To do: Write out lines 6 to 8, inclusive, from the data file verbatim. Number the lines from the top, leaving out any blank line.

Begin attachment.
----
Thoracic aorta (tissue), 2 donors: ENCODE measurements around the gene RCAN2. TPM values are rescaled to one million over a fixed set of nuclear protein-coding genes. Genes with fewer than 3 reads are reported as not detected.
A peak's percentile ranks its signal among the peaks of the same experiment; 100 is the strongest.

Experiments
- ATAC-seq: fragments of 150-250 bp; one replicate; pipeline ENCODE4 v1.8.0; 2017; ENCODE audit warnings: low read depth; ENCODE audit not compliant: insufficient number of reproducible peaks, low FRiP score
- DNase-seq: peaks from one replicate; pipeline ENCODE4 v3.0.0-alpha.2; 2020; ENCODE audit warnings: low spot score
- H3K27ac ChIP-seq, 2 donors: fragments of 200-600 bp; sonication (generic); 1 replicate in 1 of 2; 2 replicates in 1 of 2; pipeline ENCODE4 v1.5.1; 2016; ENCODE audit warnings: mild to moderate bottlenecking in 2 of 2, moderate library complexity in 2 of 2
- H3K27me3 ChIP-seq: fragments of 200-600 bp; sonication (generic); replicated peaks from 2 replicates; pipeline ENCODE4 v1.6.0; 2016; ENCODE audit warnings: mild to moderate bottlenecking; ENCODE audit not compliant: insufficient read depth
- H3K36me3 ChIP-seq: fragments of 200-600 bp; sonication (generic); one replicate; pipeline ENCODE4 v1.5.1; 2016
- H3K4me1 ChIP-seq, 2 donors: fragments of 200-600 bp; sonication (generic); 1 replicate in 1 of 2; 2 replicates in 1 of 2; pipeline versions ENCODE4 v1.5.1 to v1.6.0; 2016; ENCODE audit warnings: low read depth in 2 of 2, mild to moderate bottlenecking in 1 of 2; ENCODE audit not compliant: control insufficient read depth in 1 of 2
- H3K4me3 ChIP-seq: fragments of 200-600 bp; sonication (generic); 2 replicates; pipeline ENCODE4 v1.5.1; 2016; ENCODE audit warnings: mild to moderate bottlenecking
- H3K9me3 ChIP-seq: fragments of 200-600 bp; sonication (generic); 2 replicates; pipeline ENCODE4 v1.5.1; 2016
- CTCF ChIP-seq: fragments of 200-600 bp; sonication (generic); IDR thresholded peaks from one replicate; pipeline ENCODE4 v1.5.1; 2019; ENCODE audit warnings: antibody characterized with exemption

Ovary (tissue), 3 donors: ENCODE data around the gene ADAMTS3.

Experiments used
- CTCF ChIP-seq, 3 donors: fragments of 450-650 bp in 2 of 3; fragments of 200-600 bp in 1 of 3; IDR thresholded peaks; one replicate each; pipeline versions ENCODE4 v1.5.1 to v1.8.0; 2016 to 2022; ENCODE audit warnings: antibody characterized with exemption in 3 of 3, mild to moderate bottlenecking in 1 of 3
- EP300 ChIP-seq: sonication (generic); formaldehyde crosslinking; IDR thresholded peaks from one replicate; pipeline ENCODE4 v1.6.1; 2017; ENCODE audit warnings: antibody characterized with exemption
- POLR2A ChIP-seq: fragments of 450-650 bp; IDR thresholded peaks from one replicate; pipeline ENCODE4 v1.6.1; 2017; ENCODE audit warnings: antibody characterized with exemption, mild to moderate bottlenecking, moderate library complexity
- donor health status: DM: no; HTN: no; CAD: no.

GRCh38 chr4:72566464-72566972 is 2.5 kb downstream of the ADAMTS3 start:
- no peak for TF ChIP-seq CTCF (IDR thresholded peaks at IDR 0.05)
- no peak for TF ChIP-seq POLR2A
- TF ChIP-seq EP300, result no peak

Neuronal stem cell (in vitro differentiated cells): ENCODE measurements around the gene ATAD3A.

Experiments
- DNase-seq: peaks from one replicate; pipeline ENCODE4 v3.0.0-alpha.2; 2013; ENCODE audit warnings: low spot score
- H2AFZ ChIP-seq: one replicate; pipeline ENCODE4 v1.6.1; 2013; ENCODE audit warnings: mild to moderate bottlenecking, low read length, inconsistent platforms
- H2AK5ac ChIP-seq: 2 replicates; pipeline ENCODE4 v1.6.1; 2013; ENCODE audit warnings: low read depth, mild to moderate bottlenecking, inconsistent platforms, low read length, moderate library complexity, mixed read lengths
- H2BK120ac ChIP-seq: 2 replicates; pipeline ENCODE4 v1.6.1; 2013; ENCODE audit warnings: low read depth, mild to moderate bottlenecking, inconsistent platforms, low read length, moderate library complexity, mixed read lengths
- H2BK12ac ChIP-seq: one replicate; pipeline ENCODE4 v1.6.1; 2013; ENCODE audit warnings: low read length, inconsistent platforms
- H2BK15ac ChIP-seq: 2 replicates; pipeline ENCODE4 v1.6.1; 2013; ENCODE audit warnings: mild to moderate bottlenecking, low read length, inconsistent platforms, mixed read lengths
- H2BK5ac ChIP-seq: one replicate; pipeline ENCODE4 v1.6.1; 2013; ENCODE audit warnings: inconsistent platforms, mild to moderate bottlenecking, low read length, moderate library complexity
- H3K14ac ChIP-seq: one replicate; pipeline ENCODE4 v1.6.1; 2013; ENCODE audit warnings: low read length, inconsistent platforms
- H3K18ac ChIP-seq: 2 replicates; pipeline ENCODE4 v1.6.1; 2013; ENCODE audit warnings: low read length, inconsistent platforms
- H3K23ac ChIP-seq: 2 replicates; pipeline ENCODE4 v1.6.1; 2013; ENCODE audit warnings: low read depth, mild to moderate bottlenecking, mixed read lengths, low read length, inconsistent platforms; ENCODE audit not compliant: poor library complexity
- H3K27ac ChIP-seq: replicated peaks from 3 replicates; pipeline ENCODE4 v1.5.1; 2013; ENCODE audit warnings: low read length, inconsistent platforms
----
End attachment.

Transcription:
- H3K27ac ChIP-seq, 2 donors: fragments of 200-600 bp; sonication (generic); 1 replicate in 1 of 2; 2 replicates in 1 of 2; pipeline ENCODE4 v1.5.1; 2016; ENCODE audit warnings: mild to moderate bottlenecking in 2 of 2, moderate library complexity in 2 of 2
- H3K27me3 ChIP-seq: fragments of 200-600 bp; sonication (generic); replicated peaks from 2 replicates; pipeline ENCODE4 v1.6.0; 2016; ENCODE audit warnings: mild to moderate bottlenecking; ENCODE audit not compliant: insufficient read depth
- H3K36me3 ChIP-seq: fragments of 200-600 bp; sonication (generic); one replicate; pipeline ENCODE4 v1.5.1; 2016